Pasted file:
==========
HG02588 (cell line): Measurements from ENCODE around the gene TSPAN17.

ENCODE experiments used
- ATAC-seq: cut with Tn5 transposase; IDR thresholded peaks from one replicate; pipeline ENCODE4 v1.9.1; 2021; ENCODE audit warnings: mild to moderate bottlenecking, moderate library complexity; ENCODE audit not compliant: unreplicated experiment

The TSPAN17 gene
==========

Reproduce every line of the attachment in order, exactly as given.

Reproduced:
HG02588 (cell line): Measurements from ENCODE around the gene TSPAN17.

ENCODE experiments used
- ATAC-seq: cut with Tn5 transposase; IDR thresholded peaks from one replicate; pipeline ENCODE4 v1.9.1; 2021; ENCODE audit warnings: mild to moderate bottlenecking, moderate library complexity; ENCODE audit not compliant: unreplicated experiment

The TSPAN17 gene